Have you ever stopped to think about it – what if there had never been a first Christmas? What might our world have looked like? What difference would it have made if Jesus had never been born?
You might start with removing the gifts, then the lights, followed by the tree and the tinsel… Then perhaps you take away the Christmas services and the carols, the great music, countless nativities, the food… You drop the story of Christmas itself… Suddenly Christmas is gone, it looks like any other day… Groundhog day… But all of that would only be the very surface of it as Christmas goes to the very heart of what it means to be human, to love, to have compassion, to be free…
Today in the West it’s topical to diss Christianity as an outmoded relic of a uneducated and unscientific people, a necessary prop to help people live in a world when they didn’t understand and couldn’t comprehend. But now it’s different, we know the science, we have the education, there is no God, there’s nothing else out there, we are the masters of our own world, the commanders of our own destiny, we have grown up and have no need for God, or so they say.
But maybe, just maybe, there’s a chink appearing in their answer as some atheists in pondering a world without God have begun to realise it may well be a moral disaster. A world in which the human is king means that each can do what is right in their owns eyes, and that doesn’t look pretty, anarchy would prevail.
The fact is, a world without God and without that first Christmas when God came in human flesh, would be a very depressing place. A world without transcendence has no where else to look but at its own navel. A world without God is left to the darkness of its own musings. A world that’s always looking in and never out has no real hope to it. Hope becomes what you make it, and that doesn’t amount to much when things occur that don’t fit our into our plans, our chosen destiny, whether it’s a job loss, a diagnosis, a failed exam, a death, a pandemic… It leaves us with awkward questions, who are we? Why am I here? What is life all about?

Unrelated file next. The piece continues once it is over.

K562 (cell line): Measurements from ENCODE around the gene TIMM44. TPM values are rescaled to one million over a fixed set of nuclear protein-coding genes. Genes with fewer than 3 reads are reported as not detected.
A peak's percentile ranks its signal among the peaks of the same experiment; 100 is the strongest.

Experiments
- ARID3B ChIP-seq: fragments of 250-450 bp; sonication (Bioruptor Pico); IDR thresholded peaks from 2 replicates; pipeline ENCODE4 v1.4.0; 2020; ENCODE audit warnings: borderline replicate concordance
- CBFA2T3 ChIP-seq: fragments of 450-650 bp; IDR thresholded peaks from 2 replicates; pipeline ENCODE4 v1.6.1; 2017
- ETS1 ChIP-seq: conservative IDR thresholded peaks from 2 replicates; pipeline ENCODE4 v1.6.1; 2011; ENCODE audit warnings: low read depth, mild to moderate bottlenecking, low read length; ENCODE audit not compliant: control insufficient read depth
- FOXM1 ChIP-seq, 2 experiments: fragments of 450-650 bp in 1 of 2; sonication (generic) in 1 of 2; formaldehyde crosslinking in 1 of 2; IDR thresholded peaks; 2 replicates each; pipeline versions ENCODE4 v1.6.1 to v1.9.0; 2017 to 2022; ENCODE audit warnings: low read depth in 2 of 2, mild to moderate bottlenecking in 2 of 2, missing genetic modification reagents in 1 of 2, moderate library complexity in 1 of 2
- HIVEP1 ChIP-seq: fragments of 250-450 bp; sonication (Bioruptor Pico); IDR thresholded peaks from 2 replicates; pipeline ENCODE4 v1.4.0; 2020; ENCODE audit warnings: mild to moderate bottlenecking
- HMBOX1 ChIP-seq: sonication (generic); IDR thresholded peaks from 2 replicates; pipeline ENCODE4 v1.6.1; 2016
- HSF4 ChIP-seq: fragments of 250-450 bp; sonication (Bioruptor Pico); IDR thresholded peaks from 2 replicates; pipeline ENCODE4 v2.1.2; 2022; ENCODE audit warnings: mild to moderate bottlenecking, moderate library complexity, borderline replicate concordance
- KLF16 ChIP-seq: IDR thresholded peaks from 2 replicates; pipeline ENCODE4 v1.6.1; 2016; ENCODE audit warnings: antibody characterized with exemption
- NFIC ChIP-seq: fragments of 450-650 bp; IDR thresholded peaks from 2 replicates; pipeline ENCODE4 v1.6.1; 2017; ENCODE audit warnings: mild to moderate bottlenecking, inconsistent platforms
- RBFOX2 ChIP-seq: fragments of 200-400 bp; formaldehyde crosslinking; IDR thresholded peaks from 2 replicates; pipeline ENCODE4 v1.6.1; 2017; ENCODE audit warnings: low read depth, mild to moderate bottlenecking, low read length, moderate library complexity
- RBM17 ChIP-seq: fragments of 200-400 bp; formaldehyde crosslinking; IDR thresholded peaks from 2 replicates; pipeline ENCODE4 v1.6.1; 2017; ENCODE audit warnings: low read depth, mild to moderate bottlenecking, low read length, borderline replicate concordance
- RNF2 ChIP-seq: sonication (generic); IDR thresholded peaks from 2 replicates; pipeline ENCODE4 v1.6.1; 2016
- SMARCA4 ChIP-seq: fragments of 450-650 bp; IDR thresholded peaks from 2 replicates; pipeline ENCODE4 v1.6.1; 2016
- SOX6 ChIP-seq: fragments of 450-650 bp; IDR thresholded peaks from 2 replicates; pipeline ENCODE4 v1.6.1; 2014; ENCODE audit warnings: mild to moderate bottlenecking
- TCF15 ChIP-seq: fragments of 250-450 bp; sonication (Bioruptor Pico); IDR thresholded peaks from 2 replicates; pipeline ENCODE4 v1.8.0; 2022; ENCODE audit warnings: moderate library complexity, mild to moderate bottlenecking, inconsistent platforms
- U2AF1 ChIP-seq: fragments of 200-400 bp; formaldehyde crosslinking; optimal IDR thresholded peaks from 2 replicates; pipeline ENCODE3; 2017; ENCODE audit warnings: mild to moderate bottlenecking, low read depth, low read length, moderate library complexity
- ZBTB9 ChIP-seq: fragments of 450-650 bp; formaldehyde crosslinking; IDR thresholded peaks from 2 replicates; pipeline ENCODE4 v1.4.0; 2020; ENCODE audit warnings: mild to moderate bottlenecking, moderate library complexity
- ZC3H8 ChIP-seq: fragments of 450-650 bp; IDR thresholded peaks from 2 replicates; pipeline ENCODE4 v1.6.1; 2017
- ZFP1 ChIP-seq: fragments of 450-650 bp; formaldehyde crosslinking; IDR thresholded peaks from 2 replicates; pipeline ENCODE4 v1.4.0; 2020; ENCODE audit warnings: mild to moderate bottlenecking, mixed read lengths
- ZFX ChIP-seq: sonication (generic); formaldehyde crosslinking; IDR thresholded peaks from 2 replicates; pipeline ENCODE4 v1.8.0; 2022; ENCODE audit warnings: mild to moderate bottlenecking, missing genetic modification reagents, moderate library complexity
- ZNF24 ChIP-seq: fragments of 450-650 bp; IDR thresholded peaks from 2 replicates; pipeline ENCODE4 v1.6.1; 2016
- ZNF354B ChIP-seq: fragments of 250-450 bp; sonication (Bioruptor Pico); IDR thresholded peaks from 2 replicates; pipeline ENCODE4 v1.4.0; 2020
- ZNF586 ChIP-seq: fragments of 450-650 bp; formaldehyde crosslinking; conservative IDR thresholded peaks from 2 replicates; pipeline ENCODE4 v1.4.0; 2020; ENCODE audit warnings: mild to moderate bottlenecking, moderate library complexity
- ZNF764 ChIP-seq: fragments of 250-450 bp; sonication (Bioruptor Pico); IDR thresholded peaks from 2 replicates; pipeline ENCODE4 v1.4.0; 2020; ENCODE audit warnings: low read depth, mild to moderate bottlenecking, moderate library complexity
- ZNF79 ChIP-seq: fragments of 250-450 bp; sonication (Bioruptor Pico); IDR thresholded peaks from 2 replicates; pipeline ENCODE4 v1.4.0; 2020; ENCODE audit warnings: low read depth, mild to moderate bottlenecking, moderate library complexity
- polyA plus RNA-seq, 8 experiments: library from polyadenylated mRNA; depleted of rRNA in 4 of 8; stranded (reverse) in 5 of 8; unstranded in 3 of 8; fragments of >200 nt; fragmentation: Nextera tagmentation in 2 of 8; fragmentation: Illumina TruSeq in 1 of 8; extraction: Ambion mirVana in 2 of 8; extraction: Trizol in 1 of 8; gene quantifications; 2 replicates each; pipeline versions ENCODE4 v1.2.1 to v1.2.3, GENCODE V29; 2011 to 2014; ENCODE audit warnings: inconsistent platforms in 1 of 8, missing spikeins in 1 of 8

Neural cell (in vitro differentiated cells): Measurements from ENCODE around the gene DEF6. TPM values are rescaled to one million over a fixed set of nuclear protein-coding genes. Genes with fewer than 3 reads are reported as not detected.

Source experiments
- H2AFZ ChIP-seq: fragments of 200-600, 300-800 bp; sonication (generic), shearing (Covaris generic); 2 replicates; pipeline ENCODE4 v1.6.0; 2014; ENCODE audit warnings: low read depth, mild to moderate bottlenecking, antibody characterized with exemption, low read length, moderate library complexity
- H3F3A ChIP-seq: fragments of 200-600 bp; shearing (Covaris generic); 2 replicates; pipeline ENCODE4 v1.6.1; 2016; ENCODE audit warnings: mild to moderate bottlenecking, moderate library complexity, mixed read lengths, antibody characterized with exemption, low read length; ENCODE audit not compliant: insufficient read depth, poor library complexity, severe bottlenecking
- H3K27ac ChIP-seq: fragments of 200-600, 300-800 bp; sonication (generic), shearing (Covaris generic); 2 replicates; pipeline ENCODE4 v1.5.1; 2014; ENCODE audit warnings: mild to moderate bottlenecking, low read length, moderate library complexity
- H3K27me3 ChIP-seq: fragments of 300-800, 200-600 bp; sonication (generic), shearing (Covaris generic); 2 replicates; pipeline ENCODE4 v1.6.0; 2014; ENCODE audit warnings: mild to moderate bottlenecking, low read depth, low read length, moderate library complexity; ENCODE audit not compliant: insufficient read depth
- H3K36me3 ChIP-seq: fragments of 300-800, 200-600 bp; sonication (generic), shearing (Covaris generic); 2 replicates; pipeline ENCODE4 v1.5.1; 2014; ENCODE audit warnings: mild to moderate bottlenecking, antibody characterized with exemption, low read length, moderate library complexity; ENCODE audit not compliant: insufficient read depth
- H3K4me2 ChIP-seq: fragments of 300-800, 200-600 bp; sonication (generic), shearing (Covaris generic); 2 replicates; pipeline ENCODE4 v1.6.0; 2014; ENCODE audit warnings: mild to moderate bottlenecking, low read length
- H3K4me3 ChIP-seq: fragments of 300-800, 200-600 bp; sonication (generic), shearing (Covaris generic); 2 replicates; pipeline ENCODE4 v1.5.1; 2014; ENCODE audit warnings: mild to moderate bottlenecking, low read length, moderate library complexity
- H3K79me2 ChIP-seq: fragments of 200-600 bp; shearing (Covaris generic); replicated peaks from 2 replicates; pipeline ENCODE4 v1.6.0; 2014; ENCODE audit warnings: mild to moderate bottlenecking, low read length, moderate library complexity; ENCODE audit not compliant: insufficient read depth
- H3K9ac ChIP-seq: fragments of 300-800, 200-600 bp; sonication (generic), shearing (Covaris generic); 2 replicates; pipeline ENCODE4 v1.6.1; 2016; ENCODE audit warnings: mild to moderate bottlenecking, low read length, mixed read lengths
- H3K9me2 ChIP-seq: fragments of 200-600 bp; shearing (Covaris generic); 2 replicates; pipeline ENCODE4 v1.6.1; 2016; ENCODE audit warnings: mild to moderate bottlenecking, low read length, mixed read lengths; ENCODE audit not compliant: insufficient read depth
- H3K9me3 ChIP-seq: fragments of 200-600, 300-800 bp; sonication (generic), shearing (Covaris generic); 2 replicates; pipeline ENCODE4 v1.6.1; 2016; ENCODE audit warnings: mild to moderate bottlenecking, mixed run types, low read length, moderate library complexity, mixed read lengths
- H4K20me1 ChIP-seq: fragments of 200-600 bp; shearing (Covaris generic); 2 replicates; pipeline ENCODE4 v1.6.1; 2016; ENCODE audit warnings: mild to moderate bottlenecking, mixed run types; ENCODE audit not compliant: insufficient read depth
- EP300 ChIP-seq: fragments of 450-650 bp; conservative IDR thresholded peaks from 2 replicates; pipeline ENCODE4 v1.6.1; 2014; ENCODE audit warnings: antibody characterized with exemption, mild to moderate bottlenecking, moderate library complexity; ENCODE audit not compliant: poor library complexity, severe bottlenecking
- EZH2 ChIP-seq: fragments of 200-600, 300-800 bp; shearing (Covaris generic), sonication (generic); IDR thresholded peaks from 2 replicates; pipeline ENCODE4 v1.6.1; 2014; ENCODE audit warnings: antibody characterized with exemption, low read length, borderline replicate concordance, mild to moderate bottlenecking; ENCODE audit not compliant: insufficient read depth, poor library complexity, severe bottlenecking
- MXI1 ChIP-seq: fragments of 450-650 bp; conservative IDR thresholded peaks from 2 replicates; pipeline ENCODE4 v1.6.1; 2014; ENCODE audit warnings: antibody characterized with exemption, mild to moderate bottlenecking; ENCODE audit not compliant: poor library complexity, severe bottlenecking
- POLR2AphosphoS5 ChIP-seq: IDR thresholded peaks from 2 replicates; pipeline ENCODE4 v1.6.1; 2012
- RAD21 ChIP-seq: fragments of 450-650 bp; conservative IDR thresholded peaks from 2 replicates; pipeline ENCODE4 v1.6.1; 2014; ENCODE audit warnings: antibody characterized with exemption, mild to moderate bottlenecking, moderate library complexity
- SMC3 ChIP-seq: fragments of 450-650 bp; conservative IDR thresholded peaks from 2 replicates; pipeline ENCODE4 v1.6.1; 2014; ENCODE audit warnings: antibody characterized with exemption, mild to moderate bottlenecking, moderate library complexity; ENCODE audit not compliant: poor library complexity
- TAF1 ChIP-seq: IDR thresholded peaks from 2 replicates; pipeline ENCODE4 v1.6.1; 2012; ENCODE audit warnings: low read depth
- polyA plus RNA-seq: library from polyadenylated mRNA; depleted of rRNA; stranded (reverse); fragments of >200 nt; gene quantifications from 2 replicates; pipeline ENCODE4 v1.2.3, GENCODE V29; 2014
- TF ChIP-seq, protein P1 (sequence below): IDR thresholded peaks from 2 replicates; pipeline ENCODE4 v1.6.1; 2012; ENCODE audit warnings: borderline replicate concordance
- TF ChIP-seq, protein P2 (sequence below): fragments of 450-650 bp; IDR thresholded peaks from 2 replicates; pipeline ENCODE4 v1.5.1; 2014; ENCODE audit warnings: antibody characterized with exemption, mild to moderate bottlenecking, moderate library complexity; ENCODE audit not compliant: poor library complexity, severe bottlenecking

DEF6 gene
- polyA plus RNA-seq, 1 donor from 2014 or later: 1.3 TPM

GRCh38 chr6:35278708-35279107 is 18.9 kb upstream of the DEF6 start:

The world of that first Christmas was dark and depressing. There were those who believed in gods of various kinds controlling various parts of nature, gods who had to be appeased in various ways. There were some who believed that exceptional leaders must be a god, until of course someone greater came and deposed them. Then there were philosophers trying to come up with varying explanations. There were rabble rousers and people with a messiah complex. Power plays and power struggles. There was sickness, poverty, injustice. And then there was a small group of people who believed in what they understood to be the one true and living God, the creator and sustainer of all life. They were meant to represent him to the world but sadly they frequently fell for other gods. But God didn’t give up on them or his purpose for the world.
The birth of Jesus was, and still is, an unparalleled moment in human history. An event that would transform it and make it an altogether saner place, not perfect, but saner. God was manifest in flesh. That was unheard of. The gods usually didn’t get involved with the stuff of mortals. But this God comes and dwells in real flesh – “God contracted to a span incomprehensibly made man,” as Charles Wesley put it.
He had come to save us from our sin and its consequences. A salvation that would go to root and branch and not only save us from our sin, but transform the way we think about ourselves and one another and the world we live in. A salvation that would truly transform our understanding and vision of what it meant and means to be human.
Today, that story is being eroded. Chipped away at. It is evidenced in news story after news story, in TV soaps, films etc.. When we lose the good news, we lose not only the gospels saving message, but also what it is to be human, made and remade in the image of God. The gospel still needs to be heard, God was manifest in the flesh. That that should be so changes everything, it changes how I think about me, you and everyone else, it is where true ethics starts and ends.